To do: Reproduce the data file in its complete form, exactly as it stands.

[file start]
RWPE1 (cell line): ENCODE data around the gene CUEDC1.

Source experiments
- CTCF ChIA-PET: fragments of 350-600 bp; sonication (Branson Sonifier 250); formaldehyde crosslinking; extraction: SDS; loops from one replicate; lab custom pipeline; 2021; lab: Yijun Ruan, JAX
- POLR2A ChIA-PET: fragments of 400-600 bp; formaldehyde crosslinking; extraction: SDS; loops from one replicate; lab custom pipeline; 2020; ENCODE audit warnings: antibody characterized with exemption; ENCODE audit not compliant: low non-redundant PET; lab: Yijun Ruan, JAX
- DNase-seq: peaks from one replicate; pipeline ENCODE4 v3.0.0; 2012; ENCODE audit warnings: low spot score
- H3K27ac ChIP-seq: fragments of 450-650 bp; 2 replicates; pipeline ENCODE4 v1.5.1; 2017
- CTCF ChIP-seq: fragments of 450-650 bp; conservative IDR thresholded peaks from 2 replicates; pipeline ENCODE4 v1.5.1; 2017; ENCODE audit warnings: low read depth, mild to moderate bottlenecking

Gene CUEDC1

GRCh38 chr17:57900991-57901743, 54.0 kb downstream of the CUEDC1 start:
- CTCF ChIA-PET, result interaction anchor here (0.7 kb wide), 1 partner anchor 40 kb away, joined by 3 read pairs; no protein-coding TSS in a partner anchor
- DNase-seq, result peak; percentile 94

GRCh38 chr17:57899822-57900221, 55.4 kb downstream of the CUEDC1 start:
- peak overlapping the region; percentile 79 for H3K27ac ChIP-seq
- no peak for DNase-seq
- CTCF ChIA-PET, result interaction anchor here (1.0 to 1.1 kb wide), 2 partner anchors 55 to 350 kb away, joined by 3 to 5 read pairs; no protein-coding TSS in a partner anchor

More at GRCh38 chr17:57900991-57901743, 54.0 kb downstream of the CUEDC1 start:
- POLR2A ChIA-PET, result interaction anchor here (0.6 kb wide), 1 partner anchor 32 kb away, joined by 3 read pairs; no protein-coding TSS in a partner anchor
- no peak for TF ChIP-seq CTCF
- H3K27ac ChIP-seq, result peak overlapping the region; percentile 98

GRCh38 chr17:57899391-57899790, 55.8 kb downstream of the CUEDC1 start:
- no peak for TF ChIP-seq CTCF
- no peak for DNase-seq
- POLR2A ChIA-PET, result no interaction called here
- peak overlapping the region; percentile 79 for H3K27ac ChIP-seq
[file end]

RWPE1 (cell line): ENCODE data around the gene CUEDC1.

Source experiments
- CTCF ChIA-PET: fragments of 350-600 bp; sonication (Branson Sonifier 250); formaldehyde crosslinking; extraction: SDS; loops from one replicate; lab custom pipeline; 2021; lab: Yijun Ruan, JAX
- POLR2A ChIA-PET: fragments of 400-600 bp; formaldehyde crosslinking; extraction: SDS; loops from one replicate; lab custom pipeline; 2020; ENCODE audit warnings: antibody characterized with exemption; ENCODE audit not compliant: low non-redundant PET; lab: Yijun Ruan, JAX
- DNase-seq: peaks from one replicate; pipeline ENCODE4 v3.0.0; 2012; ENCODE audit warnings: low spot score
- H3K27ac ChIP-seq: fragments of 450-650 bp; 2 replicates; pipeline ENCODE4 v1.5.1; 2017
- CTCF ChIP-seq: fragments of 450-650 bp; conservative IDR thresholded peaks from 2 replicates; pipeline ENCODE4 v1.5.1; 2017; ENCODE audit warnings: low read depth, mild to moderate bottlenecking

Gene CUEDC1

GRCh38 chr17:57900991-57901743, 54.0 kb downstream of the CUEDC1 start:
- CTCF ChIA-PET, result interaction anchor here (0.7 kb wide), 1 partner anchor 40 kb away, joined by 3 read pairs; no protein-coding TSS in a partner anchor
- DNase-seq, result peak; percentile 94

GRCh38 chr17:57899822-57900221, 55.4 kb downstream of the CUEDC1 start:
- peak overlapping the region; percentile 79 for H3K27ac ChIP-seq
- no peak for DNase-seq
- CTCF ChIA-PET, result interaction anchor here (1.0 to 1.1 kb wide), 2 partner anchors 55 to 350 kb away, joined by 3 to 5 read pairs; no protein-coding TSS in a partner anchor

More at GRCh38 chr17:57900991-57901743, 54.0 kb downstream of the CUEDC1 start:
- POLR2A ChIA-PET, result interaction anchor here (0.6 kb wide), 1 partner anchor 32 kb away, joined by 3 read pairs; no protein-coding TSS in a partner anchor
- no peak for TF ChIP-seq CTCF
- H3K27ac ChIP-seq, result peak overlapping the region; percentile 98

GRCh38 chr17:57899391-57899790, 55.8 kb downstream of the CUEDC1 start:
- no peak for TF ChIP-seq CTCF
- no peak for DNase-seq
- POLR2A ChIA-PET, result no interaction called here
- peak overlapping the region; percentile 79 for H3K27ac ChIP-seq